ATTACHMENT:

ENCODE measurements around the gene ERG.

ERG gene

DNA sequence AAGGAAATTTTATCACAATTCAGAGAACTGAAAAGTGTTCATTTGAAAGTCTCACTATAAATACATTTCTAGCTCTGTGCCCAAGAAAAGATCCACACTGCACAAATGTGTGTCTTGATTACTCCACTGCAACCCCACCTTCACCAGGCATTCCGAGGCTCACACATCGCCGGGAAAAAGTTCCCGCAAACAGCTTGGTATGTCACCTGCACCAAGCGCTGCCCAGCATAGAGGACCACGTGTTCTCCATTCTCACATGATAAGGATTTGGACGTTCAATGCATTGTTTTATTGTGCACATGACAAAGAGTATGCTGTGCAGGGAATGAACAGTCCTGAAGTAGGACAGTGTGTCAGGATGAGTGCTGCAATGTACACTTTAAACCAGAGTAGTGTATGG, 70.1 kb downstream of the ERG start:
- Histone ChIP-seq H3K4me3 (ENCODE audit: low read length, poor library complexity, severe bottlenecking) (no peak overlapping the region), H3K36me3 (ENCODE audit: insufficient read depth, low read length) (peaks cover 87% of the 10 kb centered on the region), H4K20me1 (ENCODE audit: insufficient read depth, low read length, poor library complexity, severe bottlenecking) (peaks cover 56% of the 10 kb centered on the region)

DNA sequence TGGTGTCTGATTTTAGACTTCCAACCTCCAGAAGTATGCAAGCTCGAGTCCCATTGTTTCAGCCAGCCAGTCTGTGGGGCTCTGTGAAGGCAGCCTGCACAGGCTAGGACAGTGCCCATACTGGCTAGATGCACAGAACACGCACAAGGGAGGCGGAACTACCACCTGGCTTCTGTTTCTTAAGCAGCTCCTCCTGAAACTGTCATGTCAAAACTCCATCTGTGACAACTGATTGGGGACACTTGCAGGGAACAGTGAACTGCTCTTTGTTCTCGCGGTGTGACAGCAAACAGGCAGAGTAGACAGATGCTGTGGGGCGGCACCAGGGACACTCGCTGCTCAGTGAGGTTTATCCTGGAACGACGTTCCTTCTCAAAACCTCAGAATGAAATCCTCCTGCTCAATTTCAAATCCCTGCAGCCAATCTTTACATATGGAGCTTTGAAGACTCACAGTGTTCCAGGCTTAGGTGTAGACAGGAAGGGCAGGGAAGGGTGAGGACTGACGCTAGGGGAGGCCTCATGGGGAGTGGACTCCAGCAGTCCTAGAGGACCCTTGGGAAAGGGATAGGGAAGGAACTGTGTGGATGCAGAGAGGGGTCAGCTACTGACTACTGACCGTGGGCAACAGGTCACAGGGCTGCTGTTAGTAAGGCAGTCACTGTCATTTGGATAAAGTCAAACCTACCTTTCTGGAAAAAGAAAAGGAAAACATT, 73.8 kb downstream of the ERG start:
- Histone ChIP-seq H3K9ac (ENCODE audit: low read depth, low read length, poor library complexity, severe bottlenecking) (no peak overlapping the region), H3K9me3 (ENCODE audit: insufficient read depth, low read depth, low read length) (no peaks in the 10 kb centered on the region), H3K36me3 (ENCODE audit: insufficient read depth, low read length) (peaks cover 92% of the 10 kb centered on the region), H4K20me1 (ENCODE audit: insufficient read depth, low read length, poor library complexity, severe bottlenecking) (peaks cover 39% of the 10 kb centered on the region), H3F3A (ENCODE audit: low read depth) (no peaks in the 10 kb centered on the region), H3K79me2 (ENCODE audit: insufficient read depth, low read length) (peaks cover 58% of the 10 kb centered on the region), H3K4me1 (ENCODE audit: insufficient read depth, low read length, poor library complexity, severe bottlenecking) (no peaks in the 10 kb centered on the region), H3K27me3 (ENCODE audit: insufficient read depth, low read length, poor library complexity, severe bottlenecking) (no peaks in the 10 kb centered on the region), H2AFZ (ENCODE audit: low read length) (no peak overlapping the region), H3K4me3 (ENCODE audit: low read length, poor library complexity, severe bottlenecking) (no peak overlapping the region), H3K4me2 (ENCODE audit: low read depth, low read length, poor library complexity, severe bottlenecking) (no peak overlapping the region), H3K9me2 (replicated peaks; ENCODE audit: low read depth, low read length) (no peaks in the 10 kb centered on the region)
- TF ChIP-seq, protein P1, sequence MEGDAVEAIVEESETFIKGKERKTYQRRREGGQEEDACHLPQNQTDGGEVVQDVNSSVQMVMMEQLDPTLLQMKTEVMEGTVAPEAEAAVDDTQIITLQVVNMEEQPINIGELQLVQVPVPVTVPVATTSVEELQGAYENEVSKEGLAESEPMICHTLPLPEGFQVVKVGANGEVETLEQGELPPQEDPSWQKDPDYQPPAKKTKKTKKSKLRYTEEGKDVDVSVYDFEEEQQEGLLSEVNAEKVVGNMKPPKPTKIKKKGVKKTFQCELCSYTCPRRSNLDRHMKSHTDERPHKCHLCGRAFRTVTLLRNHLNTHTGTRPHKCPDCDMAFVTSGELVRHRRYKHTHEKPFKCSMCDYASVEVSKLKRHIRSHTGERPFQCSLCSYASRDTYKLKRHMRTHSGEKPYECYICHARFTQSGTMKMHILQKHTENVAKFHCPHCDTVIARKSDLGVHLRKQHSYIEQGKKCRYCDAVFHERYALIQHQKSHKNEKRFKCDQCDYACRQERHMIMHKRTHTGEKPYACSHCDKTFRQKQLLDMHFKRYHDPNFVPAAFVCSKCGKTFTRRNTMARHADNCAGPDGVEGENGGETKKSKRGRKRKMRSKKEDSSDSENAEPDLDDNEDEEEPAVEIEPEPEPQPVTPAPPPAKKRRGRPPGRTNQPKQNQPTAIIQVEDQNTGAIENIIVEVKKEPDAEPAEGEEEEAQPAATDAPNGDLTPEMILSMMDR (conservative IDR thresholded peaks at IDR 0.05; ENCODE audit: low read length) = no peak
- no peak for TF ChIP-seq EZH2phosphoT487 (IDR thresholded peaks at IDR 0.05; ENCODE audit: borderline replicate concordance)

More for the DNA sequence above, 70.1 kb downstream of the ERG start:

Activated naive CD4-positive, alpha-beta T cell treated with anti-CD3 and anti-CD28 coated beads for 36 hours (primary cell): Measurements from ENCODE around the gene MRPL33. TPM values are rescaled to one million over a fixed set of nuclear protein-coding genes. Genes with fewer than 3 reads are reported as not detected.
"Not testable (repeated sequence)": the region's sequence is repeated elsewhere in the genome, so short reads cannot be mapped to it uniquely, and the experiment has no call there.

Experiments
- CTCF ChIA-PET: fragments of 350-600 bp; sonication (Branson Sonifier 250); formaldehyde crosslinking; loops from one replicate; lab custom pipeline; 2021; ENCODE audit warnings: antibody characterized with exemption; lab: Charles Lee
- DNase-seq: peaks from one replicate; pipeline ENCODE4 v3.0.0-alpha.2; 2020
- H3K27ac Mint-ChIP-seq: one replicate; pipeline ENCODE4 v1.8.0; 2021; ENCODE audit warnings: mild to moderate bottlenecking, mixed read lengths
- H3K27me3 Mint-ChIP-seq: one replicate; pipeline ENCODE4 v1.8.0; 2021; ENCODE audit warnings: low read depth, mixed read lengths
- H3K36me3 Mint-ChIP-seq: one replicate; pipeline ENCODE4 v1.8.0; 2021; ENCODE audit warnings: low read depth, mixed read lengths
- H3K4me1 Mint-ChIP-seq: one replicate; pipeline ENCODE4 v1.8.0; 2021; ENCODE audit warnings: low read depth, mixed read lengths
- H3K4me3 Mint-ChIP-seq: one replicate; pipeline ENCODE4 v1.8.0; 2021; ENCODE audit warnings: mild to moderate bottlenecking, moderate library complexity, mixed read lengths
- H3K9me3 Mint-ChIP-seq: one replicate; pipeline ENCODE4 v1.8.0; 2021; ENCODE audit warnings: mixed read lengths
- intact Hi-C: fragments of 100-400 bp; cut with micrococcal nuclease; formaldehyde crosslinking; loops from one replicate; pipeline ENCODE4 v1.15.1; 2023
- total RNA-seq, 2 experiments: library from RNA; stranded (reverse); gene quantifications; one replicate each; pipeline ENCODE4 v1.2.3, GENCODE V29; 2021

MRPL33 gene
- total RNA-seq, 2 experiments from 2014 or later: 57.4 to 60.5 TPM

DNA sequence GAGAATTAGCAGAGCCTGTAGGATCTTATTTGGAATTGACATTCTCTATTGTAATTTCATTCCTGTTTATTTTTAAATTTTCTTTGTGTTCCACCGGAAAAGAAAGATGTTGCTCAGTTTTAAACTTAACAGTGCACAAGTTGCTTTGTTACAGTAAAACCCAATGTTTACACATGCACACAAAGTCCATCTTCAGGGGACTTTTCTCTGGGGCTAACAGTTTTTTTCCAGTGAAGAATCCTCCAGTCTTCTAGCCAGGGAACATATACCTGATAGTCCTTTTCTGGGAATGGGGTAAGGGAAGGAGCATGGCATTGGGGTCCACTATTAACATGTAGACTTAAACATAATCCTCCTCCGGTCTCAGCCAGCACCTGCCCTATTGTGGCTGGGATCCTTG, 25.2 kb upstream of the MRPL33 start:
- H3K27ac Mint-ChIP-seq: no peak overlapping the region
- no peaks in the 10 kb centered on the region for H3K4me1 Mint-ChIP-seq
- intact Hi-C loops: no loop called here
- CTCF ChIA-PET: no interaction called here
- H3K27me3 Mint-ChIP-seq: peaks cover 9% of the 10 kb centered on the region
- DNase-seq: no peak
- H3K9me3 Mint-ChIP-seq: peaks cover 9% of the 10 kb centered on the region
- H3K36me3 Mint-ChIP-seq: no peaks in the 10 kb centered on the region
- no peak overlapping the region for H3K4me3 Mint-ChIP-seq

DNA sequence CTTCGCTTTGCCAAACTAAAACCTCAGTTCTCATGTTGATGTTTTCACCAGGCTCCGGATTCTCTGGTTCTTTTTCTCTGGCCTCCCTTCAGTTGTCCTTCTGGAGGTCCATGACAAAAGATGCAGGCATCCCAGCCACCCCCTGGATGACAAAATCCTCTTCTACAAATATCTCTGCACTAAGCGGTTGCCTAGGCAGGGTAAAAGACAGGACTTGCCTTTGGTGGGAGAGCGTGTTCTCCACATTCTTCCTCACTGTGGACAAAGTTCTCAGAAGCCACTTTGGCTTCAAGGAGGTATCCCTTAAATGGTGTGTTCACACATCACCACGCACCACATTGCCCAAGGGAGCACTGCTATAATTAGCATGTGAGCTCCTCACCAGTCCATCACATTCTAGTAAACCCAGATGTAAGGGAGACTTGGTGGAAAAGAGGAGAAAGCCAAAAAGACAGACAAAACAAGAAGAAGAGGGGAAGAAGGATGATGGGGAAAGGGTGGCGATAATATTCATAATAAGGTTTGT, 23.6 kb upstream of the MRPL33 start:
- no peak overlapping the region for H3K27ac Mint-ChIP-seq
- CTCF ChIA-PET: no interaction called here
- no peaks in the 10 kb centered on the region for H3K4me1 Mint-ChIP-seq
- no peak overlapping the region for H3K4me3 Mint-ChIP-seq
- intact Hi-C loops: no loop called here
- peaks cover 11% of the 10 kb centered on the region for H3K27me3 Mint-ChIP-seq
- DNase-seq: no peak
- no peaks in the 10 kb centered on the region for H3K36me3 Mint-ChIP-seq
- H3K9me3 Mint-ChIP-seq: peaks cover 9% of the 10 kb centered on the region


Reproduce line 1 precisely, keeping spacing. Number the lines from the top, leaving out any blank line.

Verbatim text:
ENCODE measurements around the gene ERG.